After discontinuing dosing in the phase 3 GENERATION HD1 study in 2021, Roche is designing a new phase 2 trial for tominersen, its investigational antisense oligomer for Huntington disease.
In mid-January 2022, Roche and Ionis announced that they were designing a new phase 2 clinical trial for the investigational Huntington disease (HD) treatment, tominersen.1
This news came nearly a year after its prior trial the phase 3 GENERATION HD1 study (NCT03761849) discontinued dosing after the Independent Data Monitoring Committee made a recommendation to do so based on the investigational therapy’s potential benefit/risk profile for study participants.2 Previously, the therapy had been assessed in a phase 1/2 trial that suggested it could successfully reduce levels of mutant hutingtin (mHTT) protein in patients with HD.3
This new phase 2 trial was decided upon after a post hoc analysis showed a possible benefit for subgroup of patients who are younger with less disease burden.1 Further details about the design are expected to be revealed at future scientific meetings. Beginning January 20, 2022, Roche noted it would participate in a series of webinars on the findings from the post hoc analysis of the GENERATION HD1 study and the next steps for the tominersen program for the scientific and patient communities.
Tominersen, previously known as IONIS-HTTRx or RG6042, is an investigational antisense medicine designed to reduce the production of all forms of HTT, including its mutated variant, mHTT, in individuals with HD. Roche licensed the investigational medicine from Ionis in December 2017.
To get an understanding of the clinical community’s reaction to the news, NeurologyLive® reached out to a pair of experts in the care of patients with HD: Daniel Claassen, MD, MS, director, Huntington’s Disease Clinic, and division chief, Behavioral and Cognitive Neurology, Vanderbilt University Medical Center (VUMC); and Victor Sung, MD, director, University of Alabama at Birmingham (UAB) Huntington's Disease Clinic, codirector, UAB School of Medicine Neuroscience Module, and director, Birmingham VAMC Deep Brain Stimulation Program.
Read their reactions below:
Victor Sung, MD: I think the news validates some of the strong data on the huntingtin-lowering efficacy that has been documented with tominersen, but I think we still have to approach it all with caution.
I think that while there may be criticism that this is just spinning or cutting the data, I think Roche's announcement is pragmatic and data-driven. Basically, what I take away is that in the low-age/low-CAP score subgroup of patients, the data show that there may be some benefit there. But since the study was not powered to detect a change in that subgroup, before we can conclude anything, we will have to conduct a larger study to know for sure whether that signal is real or not.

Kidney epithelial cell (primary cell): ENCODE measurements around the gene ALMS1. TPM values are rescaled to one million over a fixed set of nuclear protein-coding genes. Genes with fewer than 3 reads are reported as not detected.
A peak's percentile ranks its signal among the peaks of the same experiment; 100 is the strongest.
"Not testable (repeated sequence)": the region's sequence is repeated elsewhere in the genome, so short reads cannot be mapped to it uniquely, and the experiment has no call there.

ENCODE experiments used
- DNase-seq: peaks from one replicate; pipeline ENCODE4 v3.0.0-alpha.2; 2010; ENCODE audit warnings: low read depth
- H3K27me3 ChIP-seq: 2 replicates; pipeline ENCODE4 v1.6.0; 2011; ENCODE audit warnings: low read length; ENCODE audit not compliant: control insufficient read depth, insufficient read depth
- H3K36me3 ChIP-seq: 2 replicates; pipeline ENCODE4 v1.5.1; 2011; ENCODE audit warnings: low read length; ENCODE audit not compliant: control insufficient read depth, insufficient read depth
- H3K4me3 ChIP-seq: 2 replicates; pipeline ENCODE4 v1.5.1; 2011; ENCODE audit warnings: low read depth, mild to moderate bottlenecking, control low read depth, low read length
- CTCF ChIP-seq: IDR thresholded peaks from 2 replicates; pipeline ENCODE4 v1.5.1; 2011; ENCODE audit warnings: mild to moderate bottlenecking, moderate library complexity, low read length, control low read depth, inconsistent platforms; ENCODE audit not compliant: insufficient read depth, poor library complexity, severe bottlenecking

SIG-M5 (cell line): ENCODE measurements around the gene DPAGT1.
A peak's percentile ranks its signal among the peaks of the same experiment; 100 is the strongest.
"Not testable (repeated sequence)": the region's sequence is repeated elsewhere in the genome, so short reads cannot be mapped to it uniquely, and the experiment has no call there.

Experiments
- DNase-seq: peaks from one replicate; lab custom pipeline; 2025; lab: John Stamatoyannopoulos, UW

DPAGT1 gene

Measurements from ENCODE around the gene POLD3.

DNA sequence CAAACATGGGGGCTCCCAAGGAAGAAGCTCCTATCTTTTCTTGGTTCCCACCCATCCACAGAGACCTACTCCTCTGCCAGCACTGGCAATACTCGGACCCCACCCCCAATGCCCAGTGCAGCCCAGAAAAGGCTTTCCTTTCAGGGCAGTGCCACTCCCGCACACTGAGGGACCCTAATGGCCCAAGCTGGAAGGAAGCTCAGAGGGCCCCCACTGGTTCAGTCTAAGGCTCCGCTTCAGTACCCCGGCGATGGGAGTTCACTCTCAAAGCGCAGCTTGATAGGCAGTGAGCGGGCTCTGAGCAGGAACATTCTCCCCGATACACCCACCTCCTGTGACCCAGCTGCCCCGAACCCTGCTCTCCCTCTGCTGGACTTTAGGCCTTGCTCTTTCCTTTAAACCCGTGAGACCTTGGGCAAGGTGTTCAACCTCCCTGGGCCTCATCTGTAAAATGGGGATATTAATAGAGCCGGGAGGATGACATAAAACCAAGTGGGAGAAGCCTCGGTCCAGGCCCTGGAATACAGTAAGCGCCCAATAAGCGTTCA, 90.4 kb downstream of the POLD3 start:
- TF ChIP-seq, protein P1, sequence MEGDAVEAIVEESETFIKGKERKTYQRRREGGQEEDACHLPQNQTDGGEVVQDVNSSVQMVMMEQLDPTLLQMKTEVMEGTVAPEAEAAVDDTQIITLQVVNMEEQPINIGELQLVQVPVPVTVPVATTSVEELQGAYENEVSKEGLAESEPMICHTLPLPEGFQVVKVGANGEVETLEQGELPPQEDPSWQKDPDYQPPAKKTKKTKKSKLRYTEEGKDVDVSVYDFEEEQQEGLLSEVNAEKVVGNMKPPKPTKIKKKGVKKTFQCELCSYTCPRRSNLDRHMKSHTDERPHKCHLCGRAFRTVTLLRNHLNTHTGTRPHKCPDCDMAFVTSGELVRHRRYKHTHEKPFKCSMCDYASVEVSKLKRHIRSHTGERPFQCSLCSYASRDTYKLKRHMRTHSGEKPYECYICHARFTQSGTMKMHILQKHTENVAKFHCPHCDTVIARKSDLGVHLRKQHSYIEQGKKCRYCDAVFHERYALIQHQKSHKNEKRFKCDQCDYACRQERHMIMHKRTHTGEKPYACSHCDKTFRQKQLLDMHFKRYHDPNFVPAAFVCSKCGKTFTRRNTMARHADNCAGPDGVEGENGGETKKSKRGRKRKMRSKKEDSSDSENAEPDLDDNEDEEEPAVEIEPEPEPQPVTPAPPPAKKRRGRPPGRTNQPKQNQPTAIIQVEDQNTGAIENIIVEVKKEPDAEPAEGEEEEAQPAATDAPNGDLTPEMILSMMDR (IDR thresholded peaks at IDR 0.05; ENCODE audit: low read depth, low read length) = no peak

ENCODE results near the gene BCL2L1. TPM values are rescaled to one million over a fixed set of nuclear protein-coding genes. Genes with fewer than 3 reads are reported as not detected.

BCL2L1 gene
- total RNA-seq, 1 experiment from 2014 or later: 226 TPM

That approach is fair as long as we proceed with caution. I think Roche, investigators, and patients and their families will all proceed more carefully this time after the emotional letdown of the failure in 2021, but I remain cautiously optimistic.
Daniel Claassen, MD, MS: Investigators from Roche and Ionis recently announced an intent to design a phase 2 study assessing the antisense oligomer (ASO) tominersen in Huntington disease. To briefly remind everyone, this study was stopped due to futility, and patients appear to have poor outcomes from study drug with increased ventricular volume, neurofilament light chain levels, and worsening clinical severity—especially in the group treated at greater frequency (every 8 weeks versus every 16 weeks). The Roche team recently presented a post hoc analysis, suggesting that patients who are younger, with less disease exposure (defined using the CAG by age product score), and less frequent administration (every 16 weeks) may “benefit” from the compound.
It is worth remembering that post hoc analyses are fraught with difficulty. How are we to interpret a possible effect in a lower CAP and lower age subgroup? Many investigators are concerned that new trials of tominersen, which appear to have a detrimental effect on participants, may be difficult to justify. The existing concerns about the benefits of wildtype Huntington protein and potential detriments from lowering wildtype Htt remain—and these concerns are held across multiple current therapeutic initiatives in HD. What about exacerbated neuroinflammation, and disrupted CSF flow from tominersen? How do we account for these effects in patients who are given these treatments? So many questions.
Our team discussed these results, and we were reminded of a potential source of bias, that can often occur with post hoc analyses like these. Collider bias can distort purported associations between exposure and outcome relationships. In this case, restricting analyses to young participants with lower CAG repeats who have received intrathecal tominersen can result in false associations that do not exist in the general population. With an interest to the possible future trial, we need a clear and cogent hypothesis that gives the HD community confidence that we can go forward. Right now, there are too many questions that restrain ebullient excitement from the community. But it is encouraging that this research is continuing.
Transcript edited for clarity.